Nearly flatened a pedestrian this morning



E

Ekul Namsob

Guest
Squashme <[email protected]> wrote:

> On 22 Nov, 00:57, Andy Morris <[email protected]> wrote:


> > yep, you should of had enough space between you and the line of traffic
> > combined with a speed that lets you stop or avoid him.

>
> A nice idea. Could it be applied to motorised traffic too?


Well, it's what I was taught to do when learning to drive in the early
'90s.

Luke


--
Red Rose Ramblings, the diary of an Essex boy in
exile in Lancashire <http://www.shrimper.org.uk>
 
E

Ekul Namsob

Guest
Squashme <[email protected]> wrote:

> Yes, I still am learning. I just get so fed up being my brother's
> keeper though, especially as my brother appears to be so stupid.
> Still, I expect that that brother learned something.


If both brothers learned something then that's even better.

Cheers,
Luke


--
Red Rose Ramblings, the diary of an Essex boy in
exile in Lancashire <http://www.shrimper.org.uk>
 
B

bugbear

Guest
Ekul Namsob wrote:
> bugbear <[email protected]_papermule.co.uk_trim> wrote:
>>> response. Please, cycle more carefully.

>> The key phrase that makes the two incidents less comparable is
>> "I was using a zebra crossing"

>
> My understanding is that a pedestrian already crossing has the same
> legal right of way as a pedestrian using a zebra crossing.


Any references or evidence?

BugBear
 
B

bugbear

Guest
Ekul Namsob wrote:
> bugbear <[email protected]_papermule.co.uk_trim> wrote:
>
>> Ekul Namsob wrote:

>
>>> Certainly, if you shoulder checked me, hard, (as you say) I would be
>>> minded to report your assault to the police.

>> see you in court. good luck ;-)

>
> If that's your attitude, you truly should not be allowed on the roads.


Let me imagine your case:

Ekul: M'Lud, I was walking along the pavement, when without
warning I stepped out into the road.

Barrister:
Did you look before you took this potentially
dangerous action?

Ekul: No.

Barrister:
Thank you. Do go on.

Ekul:
A cyclist then hit me, and I claim this constitutes assault.

Barrister:
Do you consider the cyclist could have avoided you?
By your own admission, your action was unpredictable.

Ekul:
....

BugBear
 
B

bugbear

Guest
[email protected] wrote:
>
> I deliberately try to avoid giving the impression that I have looked
> when crossing a side road as a pedestrian. Perhaps he had seen you
> and was relying on you doing the same and honouring his priority.
> There was certainly some miscalulation between the two of you.


Hmm. If many pedestrians adopt this tactic,
and car drivers do too, we would appear to have
invented a particularly lethal game
of "call my bluff"

BugBear
 
On Nov 23, 10:30 am, bugbear <[email protected]_papermule.co.uk_trim>
wrote:
> [email protected] wrote:
>
> > I deliberately try to avoid giving the impression that I have looked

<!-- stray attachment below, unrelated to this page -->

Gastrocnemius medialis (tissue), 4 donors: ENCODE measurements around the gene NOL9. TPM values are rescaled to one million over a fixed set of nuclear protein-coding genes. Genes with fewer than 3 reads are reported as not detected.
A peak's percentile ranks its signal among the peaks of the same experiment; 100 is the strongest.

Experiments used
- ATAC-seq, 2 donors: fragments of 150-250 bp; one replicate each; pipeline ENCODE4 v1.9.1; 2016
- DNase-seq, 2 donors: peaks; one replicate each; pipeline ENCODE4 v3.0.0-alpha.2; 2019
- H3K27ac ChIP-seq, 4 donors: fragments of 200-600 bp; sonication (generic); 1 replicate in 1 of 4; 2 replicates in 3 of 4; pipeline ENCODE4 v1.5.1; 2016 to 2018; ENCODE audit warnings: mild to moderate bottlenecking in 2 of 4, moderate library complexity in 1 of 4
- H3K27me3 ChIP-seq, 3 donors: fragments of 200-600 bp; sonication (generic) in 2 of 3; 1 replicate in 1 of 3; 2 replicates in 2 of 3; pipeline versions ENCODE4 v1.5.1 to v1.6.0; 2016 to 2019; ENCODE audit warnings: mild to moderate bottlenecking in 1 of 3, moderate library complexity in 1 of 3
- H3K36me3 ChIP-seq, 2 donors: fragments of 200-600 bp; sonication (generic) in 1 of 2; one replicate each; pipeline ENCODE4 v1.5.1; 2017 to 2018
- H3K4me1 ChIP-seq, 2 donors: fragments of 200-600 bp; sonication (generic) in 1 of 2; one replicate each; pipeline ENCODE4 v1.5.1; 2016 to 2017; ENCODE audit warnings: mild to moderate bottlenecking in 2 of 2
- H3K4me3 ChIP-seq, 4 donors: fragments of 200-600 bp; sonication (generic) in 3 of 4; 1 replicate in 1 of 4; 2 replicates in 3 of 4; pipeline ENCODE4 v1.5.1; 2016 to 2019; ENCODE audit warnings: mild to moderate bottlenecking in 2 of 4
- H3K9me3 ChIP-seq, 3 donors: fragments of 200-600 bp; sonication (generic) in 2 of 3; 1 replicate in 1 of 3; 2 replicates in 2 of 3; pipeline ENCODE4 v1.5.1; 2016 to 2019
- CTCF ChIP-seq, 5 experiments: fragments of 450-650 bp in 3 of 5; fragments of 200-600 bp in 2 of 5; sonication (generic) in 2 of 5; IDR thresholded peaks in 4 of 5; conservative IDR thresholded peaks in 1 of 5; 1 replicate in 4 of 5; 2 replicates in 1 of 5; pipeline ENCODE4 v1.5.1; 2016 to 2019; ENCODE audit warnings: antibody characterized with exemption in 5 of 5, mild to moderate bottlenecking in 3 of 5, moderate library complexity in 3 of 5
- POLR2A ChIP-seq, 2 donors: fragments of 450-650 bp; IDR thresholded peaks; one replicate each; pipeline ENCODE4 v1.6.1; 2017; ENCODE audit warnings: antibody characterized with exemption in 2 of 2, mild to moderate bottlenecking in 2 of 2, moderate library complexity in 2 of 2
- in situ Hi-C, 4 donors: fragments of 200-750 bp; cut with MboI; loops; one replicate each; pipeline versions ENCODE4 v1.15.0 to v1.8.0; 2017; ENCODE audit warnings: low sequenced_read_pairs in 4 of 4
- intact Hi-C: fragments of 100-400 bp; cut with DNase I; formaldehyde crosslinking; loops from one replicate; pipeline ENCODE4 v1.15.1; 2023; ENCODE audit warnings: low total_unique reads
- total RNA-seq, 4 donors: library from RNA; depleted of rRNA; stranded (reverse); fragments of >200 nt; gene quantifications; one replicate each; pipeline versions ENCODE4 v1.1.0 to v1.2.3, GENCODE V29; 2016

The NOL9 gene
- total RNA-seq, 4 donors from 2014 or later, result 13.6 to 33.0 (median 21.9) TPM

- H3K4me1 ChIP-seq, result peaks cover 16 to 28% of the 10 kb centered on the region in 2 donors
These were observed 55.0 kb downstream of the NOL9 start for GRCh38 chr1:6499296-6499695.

> > when crossing a side road as a pedestrian. Perhaps he had seen you
> > and was relying on you doing the same and honouring his priority.
> > There was certainly some miscalulation between the two of you.

>
> Hmm. If many pedestrians adopt this tactic,
> and car drivers do too, we would appear to have
> invented a particularly lethal game
> of "call my bluff"


well I take a calculated risk in order to achieve the benefit of
exercising my priority. I hope that I am doing my bit to promote
adhereence to that particluar HC rule. I would hope that a driver
using the same technique to intimidate a pedestrian into cedeing (sp?)
that priority would be doing his bit towards losing his license
eventually :)

best wishes
james
 
E

Ekul Namsob

Guest
bugbear <[email protected]_papermule.co.uk_trim> wrote:

> Ekul Namsob wrote:
> > bugbear <[email protected]_papermule.co.uk_trim> wrote:
> >
> >> Ekul Namsob wrote:

> >
> >>> Certainly, if you shoulder checked me, hard, (as you say) I would be
> >>> minded to report your assault to the police.
> >> see you in court. good luck ;-)

> >
> > If that's your attitude, you truly should not be allowed on the roads.

>
> Let me imagine your case:


No. Because I'm not stupid enough to act in the way you imagine. You,
however, seem to think it's fine to assault people.

Cheers,
Luke
--
Red Rose Ramblings, the diary of an Essex boy in
exile in Lancashire <http://www.shrimper.org.uk>
 
E

Ekul Namsob

Guest
bugbear <[email protected]_papermule.co.uk_trim> wrote:

> Ekul Namsob wrote:
> > bugbear <[email protected]_papermule.co.uk_trim> wrote:
> >>> response. Please, cycle more carefully.
> >> The key phrase that makes the two incidents less comparable is
> >> "I was using a zebra crossing"

> >
> > My understanding is that a pedestrian already crossing has the same
> > legal right of way as a pedestrian using a zebra crossing.

>
> Any references or evidence?


Well, you might wish to start your search with the Highway Code.

Luke


--
Red Rose Ramblings, the diary of an Essex boy in
exile in Lancashire <http://www.shrimper.org.uk>
 
R

Rob Morley

Guest
In article <1i81pzj.ut9b4x1fz8j49N%
[email protected]>, Ekul Namsob
[email protected] says...
> bugbear <[email protected]_papermule.co.uk_trim> wrote:
>
> > Ekul Namsob wrote:
> > > bugbear <[email protected]_papermule.co.uk_trim> wrote:
> > >>> response. Please, cycle more carefully.
> > >> The key phrase that makes the two incidents less comparable is
> > >> "I was using a zebra crossing"
> > >
> > > My understanding is that a pedestrian already crossing has the same
> > > legal right of way as a pedestrian using a zebra crossing.

> >
> > Any references or evidence?

>
> Well, you might wish to start your search with the Highway Code.
>

So you can't support your claim? I couldn't find any 'musts' regarding
pedestrians (apart from the obvious motorway and level crossing stuff).
 
E

Ekul Namsob

Guest
Rob Morley <nosp[email protected]> wrote:

> In article <1i81pzj.ut9b4x1fz8j49N%
> [email protected]>, Ekul Namsob
> [email protected] says...
> > bugbear <[email protected]_papermule.co.uk_trim> wrote:
> >
> > > Ekul Namsob wrote:
> > > > bugbear <[email protected]_papermule.co.uk_trim> wrote:
> > > >>> response. Please, cycle more carefully.
> > > >> The key phrase that makes the two incidents less comparable is
> > > >> "I was using a zebra crossing"
> > > >
> > > > My understanding is that a pedestrian already crossing has the same
> > > > legal right of way as a pedestrian using a zebra crossing.